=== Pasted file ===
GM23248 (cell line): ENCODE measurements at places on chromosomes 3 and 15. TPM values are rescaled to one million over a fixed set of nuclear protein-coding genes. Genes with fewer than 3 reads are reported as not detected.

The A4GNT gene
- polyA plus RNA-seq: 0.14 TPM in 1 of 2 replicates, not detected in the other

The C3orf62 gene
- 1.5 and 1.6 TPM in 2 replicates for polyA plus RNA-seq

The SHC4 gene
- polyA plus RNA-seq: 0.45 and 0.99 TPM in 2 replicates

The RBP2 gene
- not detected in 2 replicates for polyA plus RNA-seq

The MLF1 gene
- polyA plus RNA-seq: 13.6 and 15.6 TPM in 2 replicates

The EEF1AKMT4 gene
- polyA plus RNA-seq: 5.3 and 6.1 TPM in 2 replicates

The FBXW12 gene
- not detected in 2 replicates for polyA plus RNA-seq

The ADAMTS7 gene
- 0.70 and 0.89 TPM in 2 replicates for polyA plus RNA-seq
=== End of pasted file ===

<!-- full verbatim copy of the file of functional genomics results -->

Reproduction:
GM23248 (cell line): ENCODE measurements at places on chromosomes 3 and 15. TPM values are rescaled to one million over a fixed set of nuclear protein-coding genes. Genes with fewer than 3 reads are reported as not detected.

The A4GNT gene
- polyA plus RNA-seq: 0.14 TPM in 1 of 2 replicates, not detected in the other

The C3orf62 gene
- 1.5 and 1.6 TPM in 2 replicates for polyA plus RNA-seq

The SHC4 gene
- polyA plus RNA-seq: 0.45 and 0.99 TPM in 2 replicates

The RBP2 gene
- not detected in 2 replicates for polyA plus RNA-seq

The MLF1 gene
- polyA plus RNA-seq: 13.6 and 15.6 TPM in 2 replicates

The EEF1AKMT4 gene
- polyA plus RNA-seq: 5.3 and 6.1 TPM in 2 replicates

The FBXW12 gene
- not detected in 2 replicates for polyA plus RNA-seq

The ADAMTS7 gene
- 0.70 and 0.89 TPM in 2 replicates for polyA plus RNA-seq